Inexplicably, tech mogul Peter Isherwell (Mark Rylance) hijacks any real attempt to impede the comet. Isherwell is the CEO of the fictional app BASH LIIF, and it’s his greed that throws a wrench in the best efforts from Randall and Kate. Rylance steals every scene he’s in, like a fidgety, older Elon Musk-like character whose strange speech patterns make it seem like he’s doped up on several medications. The use of BASH and Isherwell as a metaphor for how technological advancements, no matter how democratic their marketing may seem, are really only beneficial for the wealthy doesn’t go unnoticed. It’s this throughline that carries Don’t Look Up not only to its conclusion but into the end credits.

This is far from the first film that has depicted the crumbling of our culture. Similarities can be found in Idiocracy (2006), a film about how our unhealthy obsession with frivolous pop culture shields us from knowledge. Then there’s Network (1976), a movie that foretold the commercialization of the news would exacerbate misinformation and sensationalism. But I think McKay’s opus takes the majority of its cues from Dr. Strangelove (1964), Stanley Kubrick’s satire about Cold War stupidity.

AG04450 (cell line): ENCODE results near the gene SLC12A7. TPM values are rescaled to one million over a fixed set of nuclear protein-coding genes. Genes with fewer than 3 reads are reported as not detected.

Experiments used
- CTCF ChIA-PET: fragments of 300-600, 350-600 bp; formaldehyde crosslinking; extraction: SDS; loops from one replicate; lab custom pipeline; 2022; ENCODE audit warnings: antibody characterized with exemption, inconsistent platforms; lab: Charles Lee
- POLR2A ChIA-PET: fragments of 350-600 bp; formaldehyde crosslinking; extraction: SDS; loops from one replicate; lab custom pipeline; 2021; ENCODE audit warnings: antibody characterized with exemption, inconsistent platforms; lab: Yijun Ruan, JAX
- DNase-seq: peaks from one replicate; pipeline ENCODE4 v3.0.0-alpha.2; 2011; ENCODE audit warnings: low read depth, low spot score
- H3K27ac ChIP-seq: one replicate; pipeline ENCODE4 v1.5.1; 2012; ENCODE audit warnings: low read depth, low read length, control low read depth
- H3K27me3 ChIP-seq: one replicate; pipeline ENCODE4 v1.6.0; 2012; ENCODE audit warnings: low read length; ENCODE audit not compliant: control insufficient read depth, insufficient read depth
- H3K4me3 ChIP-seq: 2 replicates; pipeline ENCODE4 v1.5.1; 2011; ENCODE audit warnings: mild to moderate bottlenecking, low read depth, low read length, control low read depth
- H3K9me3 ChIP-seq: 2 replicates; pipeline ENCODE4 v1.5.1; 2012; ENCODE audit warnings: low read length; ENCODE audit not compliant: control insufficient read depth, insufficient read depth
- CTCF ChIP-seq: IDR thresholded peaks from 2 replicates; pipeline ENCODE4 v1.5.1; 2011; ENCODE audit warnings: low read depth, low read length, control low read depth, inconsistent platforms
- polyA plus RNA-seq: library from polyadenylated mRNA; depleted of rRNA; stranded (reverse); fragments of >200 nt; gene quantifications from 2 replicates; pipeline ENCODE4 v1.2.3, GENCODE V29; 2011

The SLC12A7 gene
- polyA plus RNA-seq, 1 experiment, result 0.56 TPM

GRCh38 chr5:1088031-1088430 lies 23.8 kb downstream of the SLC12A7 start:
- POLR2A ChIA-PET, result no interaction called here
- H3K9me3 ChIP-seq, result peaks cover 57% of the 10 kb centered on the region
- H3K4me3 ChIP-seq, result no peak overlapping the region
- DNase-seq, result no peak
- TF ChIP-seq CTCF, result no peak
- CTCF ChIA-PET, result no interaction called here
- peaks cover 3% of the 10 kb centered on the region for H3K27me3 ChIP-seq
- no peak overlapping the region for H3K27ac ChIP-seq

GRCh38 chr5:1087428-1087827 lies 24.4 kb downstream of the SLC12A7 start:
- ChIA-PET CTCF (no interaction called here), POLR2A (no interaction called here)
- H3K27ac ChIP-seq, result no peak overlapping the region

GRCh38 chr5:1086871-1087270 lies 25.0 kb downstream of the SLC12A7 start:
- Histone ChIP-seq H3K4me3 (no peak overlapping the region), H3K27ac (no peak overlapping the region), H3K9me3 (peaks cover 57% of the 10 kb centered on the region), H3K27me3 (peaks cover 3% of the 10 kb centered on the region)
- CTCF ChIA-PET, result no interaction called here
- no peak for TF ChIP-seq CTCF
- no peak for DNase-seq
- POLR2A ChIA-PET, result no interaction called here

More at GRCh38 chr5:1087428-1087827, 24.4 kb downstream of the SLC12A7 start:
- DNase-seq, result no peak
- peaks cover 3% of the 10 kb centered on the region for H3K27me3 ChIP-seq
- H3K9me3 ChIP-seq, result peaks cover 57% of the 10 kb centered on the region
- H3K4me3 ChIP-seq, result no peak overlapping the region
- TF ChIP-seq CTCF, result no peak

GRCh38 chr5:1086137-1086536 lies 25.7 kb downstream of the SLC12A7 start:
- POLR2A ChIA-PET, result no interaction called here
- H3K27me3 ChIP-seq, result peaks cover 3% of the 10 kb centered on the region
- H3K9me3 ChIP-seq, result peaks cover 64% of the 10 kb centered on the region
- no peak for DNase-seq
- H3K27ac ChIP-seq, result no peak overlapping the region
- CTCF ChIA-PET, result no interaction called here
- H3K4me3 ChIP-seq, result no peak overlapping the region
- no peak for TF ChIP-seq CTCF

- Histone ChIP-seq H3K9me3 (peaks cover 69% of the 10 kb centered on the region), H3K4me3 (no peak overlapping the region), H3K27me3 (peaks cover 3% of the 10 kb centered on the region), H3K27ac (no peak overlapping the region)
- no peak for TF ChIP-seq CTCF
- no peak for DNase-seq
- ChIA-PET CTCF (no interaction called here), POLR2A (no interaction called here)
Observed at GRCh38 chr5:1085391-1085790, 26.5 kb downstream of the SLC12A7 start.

In Strangelove, the characters’ handling of war is linked with their perverted sexual desires, and in some cases their impotence. It’s a crude, oversimplification of human psychology, but threads from the critique find it’s way in Don’t Look Up. Part of the reason we’re ill-equipped to handle a cataclysmic event is we’re just too horny. What becomes noteworthy about Randall is his sex appeal, not his dire warning. Multiple characters attempt to kiss Kate in awkward situations, despite not being in a relationship with her. One character gets off on being told that the world is going to end.

A common expectation of a potential apocalypse is that humans will just find someone to have sex with in order to cope with the impending doom. The irony of it is that sex, biologically, is needed to grow the population, but in this context, it is purely for personal satisfaction. And it is the personal satisfaction that motivates the denial that a comet is going to crash into the planet. Despite all the science, a far-right slogan emerges in the film: DON’T LOOK UP, just as the title suggests. It is the summation of the refusal to engage with reality if it doesn’t aid in personal satisfaction. The slogan doesn’t even imply that the comet doesn’t exist; it’s an admission that the truth isn’t easy so we’d rather ignore it.

Much has been made about the film’s blunt use of satire, and the script is indeed very ham-fisted. But McKay sheds all subtlety because real-life has become so absurd that subtlety seems pointless. Don’t Look Up is a funny, well-acted, expertly shot slice of commentary that at times feels like a live-action South Park in its execution. The fact that McKay doesn’t handle the material with a feathery touch seems to be of little concern for him. The use of satire may not be particularly sophisticated here, but to obsess over this would be to miss the point. McKay wants you to laugh in the terror of a ridiculous, grim world that seems way too real, yet all some people want to remark in return is “Thanks for dressing up.”